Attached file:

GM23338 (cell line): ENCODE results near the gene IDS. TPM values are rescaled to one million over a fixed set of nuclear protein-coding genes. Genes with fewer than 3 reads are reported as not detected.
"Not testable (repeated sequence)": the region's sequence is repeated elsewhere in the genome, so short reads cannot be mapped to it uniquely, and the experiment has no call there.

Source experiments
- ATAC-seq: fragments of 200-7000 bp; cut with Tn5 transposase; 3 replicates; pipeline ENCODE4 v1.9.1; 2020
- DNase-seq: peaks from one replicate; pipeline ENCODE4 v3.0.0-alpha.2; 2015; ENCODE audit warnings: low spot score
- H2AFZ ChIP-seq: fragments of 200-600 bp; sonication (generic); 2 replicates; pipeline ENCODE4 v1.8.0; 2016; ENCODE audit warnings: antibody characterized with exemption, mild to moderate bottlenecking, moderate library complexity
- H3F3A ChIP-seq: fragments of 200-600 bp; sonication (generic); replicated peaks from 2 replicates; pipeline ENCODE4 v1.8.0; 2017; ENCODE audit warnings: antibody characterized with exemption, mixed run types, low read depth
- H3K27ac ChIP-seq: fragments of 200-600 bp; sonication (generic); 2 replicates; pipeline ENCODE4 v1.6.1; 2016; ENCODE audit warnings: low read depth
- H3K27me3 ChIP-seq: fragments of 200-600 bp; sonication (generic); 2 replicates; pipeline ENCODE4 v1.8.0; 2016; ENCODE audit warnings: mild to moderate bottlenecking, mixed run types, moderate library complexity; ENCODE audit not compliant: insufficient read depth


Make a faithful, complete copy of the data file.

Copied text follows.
GM23338 (cell line): ENCODE results near the gene IDS. TPM values are rescaled to one million over a fixed set of nuclear protein-coding genes. Genes with fewer than 3 reads are reported as not detected.
"Not testable (repeated sequence)": the region's sequence is repeated elsewhere in the genome, so short reads cannot be mapped to it uniquely, and the experiment has no call there.

Source experiments
- ATAC-seq: fragments of 200-7000 bp; cut with Tn5 transposase; 3 replicates; pipeline ENCODE4 v1.9.1; 2020
- DNase-seq: peaks from one replicate; pipeline ENCODE4 v3.0.0-alpha.2; 2015; ENCODE audit warnings: low spot score
- H2AFZ ChIP-seq: fragments of 200-600 bp; sonication (generic); 2 replicates; pipeline ENCODE4 v1.8.0; 2016; ENCODE audit warnings: antibody characterized with exemption, mild to moderate bottlenecking, moderate library complexity
- H3F3A ChIP-seq: fragments of 200-600 bp; sonication (generic); replicated peaks from 2 replicates; pipeline ENCODE4 v1.8.0; 2017; ENCODE audit warnings: antibody characterized with exemption, mixed run types, low read depth
- H3K27ac ChIP-seq: fragments of 200-600 bp; sonication (generic); 2 replicates; pipeline ENCODE4 v1.6.1; 2016; ENCODE audit warnings: low read depth
- H3K27me3 ChIP-seq: fragments of 200-600 bp; sonication (generic); 2 replicates; pipeline ENCODE4 v1.8.0; 2016; ENCODE audit warnings: mild to moderate bottlenecking, mixed run types, moderate library complexity; ENCODE audit not compliant: insufficient read depth